It only takes one slip-up to cause major damage. And because there are many people handling your gondola, they each have the ability to blame the others if something bad happens. If, by now, you haven't connected the dots on this, see the section titled "Dropping the Box" in Bad Things Happen - Part 2.
Switching "But Greg," you say, "what about the HOTBOX part?" Remember all those "nice men" I mentioned? Well there's at least one more in the mix. This guy doesn't operate a truck, or a hoist, or even a train engine. He'll probably never even touch the container that houses your gondola. Chances are he carries a clipboard and uses a computer. He works at a place called the "switching yard" His job is to decide which rail car goes on what train.
Some containers go from point A to point B with no switching, others sit for a while, waiting for the right train. One of those places just happens to be in the Mojave Desert.
A wooden boat expert friend of mine was involved with the repair of a classic mahogony Chris Craft some years ago. The boat had been loaded into her container in pristine condition. Unfortunately this perfectly beautiful boat spent three summer days in that switching yard in the Mojave desert.
A metal box becomes an oven in the desert. According to my friend, "the boat blew apart". Most of the pieces were still attached, but they'd expanded to the point where planks and rails had all buckled and popped.
"All the kings horses, and all the king's men", did manage to put Humpty back together again... but things were never the same.
I just spent a little time on John Synco's blog. I always enjoy reading his stuff, but now that he's in another part of the country, reading the blog has reminded me of how much I'll miss hanging out with him at Sunset Gondola get-togethers, not to mention ambushing him while he rowed in Alamitos Bay. Gondoliers are interesting. I've made that statement numerous times, and John is a perfect example. He's creative, fun, very capable, and the kind of friend people want to have.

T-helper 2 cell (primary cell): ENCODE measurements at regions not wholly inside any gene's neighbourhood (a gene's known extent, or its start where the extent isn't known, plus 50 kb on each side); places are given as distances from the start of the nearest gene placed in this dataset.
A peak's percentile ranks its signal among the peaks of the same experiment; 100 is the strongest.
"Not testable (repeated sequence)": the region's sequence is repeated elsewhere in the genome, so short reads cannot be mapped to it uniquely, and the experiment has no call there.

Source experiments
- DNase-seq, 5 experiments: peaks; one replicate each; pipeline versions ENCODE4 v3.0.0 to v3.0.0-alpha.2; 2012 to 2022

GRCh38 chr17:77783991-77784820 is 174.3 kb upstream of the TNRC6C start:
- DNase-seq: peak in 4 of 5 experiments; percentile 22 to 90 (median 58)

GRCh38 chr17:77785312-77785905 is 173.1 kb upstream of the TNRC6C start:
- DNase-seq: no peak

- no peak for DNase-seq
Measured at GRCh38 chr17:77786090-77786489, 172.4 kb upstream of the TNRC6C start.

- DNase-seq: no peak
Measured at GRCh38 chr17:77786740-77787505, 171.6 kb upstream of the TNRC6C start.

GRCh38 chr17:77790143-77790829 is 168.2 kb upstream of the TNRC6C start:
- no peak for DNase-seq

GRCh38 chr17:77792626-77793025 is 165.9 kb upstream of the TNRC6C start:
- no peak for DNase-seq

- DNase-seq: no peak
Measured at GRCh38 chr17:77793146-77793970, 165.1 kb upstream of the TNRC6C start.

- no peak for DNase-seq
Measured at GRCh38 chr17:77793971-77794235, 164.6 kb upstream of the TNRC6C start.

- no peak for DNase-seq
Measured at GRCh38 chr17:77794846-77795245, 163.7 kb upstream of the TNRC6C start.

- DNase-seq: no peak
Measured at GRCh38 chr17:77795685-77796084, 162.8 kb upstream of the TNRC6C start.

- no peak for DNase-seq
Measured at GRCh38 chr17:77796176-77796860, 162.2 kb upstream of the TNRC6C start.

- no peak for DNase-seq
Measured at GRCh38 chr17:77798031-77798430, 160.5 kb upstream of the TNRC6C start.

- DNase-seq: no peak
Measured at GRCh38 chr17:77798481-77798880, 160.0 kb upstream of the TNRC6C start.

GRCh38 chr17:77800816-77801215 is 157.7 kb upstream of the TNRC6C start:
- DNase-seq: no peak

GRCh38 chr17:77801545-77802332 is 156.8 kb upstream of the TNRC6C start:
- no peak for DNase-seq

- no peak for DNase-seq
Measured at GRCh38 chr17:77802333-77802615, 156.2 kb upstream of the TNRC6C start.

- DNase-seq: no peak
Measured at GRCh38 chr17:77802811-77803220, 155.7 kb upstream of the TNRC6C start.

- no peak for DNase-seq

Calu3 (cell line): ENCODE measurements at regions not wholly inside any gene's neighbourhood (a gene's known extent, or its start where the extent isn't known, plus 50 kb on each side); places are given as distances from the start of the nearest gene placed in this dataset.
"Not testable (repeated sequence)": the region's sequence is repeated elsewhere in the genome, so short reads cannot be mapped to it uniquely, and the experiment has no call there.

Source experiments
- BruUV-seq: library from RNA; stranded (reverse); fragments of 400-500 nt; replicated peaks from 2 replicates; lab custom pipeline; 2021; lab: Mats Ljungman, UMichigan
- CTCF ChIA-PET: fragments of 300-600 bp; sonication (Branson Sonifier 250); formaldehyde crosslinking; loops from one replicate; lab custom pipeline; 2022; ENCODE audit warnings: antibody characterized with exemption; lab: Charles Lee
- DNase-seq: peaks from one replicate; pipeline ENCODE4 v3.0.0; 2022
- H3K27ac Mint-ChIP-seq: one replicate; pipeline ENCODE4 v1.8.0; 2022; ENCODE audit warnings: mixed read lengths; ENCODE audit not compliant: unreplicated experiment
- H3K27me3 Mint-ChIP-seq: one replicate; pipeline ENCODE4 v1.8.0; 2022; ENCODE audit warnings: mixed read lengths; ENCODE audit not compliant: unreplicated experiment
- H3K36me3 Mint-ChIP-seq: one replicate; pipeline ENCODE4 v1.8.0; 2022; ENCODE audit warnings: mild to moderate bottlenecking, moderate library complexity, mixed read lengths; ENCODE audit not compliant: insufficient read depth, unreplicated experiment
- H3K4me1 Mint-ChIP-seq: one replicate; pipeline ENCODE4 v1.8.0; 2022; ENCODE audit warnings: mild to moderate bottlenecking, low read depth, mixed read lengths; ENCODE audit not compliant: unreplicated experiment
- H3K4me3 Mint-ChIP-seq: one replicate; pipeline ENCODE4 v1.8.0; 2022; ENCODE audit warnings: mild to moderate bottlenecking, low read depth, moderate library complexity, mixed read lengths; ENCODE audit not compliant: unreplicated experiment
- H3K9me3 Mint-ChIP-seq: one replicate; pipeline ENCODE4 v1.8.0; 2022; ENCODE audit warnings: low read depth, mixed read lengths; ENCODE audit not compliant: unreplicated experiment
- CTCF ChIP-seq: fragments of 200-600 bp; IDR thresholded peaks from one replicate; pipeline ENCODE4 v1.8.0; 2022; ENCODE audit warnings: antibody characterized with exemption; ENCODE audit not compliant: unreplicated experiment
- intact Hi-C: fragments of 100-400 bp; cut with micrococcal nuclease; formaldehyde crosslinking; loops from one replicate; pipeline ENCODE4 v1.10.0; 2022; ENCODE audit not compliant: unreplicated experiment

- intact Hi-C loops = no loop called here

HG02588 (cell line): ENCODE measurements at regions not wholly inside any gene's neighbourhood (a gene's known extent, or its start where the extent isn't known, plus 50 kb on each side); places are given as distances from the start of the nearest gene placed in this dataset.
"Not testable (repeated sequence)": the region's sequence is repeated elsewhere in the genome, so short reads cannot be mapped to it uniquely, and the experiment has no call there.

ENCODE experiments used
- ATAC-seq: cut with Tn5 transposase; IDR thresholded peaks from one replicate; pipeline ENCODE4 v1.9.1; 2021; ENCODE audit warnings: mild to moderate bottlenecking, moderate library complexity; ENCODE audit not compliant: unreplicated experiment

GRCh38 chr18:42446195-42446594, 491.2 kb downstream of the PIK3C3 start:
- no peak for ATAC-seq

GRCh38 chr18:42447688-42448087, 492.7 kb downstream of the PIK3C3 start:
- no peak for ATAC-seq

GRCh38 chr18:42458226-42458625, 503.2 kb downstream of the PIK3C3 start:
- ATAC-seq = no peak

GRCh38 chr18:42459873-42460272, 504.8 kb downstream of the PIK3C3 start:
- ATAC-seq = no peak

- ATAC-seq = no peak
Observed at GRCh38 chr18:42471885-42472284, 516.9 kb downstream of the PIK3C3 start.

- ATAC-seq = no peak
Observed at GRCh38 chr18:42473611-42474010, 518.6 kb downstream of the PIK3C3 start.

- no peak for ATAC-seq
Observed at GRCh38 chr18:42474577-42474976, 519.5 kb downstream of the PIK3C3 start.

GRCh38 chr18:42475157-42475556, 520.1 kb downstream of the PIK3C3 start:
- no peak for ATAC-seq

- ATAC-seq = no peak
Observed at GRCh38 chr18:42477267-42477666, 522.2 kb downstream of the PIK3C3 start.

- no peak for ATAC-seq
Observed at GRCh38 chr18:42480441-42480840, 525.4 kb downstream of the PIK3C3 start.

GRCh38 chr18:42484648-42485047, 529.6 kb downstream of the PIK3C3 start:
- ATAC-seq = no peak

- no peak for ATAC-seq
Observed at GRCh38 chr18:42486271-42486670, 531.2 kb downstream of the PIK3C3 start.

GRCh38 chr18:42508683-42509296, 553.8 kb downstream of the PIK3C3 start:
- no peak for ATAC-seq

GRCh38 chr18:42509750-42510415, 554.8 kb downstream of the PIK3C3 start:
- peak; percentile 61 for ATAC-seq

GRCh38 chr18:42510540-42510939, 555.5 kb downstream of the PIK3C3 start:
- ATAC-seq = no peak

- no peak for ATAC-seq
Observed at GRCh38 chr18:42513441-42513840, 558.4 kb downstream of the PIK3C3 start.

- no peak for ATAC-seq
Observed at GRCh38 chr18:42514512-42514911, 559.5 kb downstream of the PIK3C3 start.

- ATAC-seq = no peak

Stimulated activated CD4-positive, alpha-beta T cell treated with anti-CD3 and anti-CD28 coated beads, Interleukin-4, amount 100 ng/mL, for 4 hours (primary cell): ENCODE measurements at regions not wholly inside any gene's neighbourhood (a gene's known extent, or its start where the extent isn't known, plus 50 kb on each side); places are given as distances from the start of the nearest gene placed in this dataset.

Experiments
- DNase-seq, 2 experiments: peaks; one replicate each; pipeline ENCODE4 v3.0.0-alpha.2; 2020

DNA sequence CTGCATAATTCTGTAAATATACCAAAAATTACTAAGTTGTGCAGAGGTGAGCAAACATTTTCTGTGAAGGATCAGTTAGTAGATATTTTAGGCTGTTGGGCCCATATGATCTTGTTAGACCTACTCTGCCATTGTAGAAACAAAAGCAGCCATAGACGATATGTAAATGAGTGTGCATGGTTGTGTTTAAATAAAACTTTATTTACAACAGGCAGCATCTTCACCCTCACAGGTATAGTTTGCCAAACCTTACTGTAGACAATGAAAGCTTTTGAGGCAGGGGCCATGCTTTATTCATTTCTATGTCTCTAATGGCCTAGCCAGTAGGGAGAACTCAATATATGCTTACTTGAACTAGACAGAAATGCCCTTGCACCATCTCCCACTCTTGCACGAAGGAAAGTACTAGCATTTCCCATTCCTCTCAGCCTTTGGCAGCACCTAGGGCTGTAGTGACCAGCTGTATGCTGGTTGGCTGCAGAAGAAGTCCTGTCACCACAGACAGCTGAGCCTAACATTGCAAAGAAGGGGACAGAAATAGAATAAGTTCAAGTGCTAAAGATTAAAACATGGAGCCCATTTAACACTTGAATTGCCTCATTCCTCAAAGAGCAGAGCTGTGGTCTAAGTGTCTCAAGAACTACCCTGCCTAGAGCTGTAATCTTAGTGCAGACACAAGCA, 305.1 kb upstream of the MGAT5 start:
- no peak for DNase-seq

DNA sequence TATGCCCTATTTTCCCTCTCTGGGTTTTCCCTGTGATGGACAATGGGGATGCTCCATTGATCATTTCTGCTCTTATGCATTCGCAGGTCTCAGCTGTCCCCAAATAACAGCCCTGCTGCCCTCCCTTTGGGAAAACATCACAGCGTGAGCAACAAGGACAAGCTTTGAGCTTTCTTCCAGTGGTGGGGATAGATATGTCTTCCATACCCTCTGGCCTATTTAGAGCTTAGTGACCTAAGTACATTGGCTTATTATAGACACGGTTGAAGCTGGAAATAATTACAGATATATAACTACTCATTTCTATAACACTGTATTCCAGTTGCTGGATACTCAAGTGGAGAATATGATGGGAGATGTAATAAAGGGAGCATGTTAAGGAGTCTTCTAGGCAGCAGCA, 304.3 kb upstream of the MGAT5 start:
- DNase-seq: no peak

Now that I've said a bunch of very nice things about John Synco, it's time to poke some fun. While I'm certain that many of you will read this statement wrong, while looking over photos of past events, I've noticed that John has a sort of "drinking problem". Oh, it's not the kind you get fired over, or even the kind that affects your ability to be a husband, father, or good employee. It's the kind of drinking problem that affects photography.
The "Synco pose", as I'm calling it, has a unique effect.
By exaggeratively drinking as the picture is taken, you succeed in both upstaging everyone else, and obscuring part of your face. I'm sure it's quite refreshng as well.
Really, now that I think about it, it's genius! I'm sure we'll all be doing it in the next group shot at Sunset Gondola. For your enjoyment, and in an effort to give credit where it is due, I've assembled a few more examples of the "Synco Pose" - as demonstrated by the expert himself.
The casual smile "Synco Pose".
crouched and surprised variation.
Hey, look at that bird!
"Synco Pose" in tandem.
and here's my favorite:
The "Synco Pose" in full effect.
eyes bugged out,
and body turned slightly to the side.
Really folks, it doesn't get any better than this.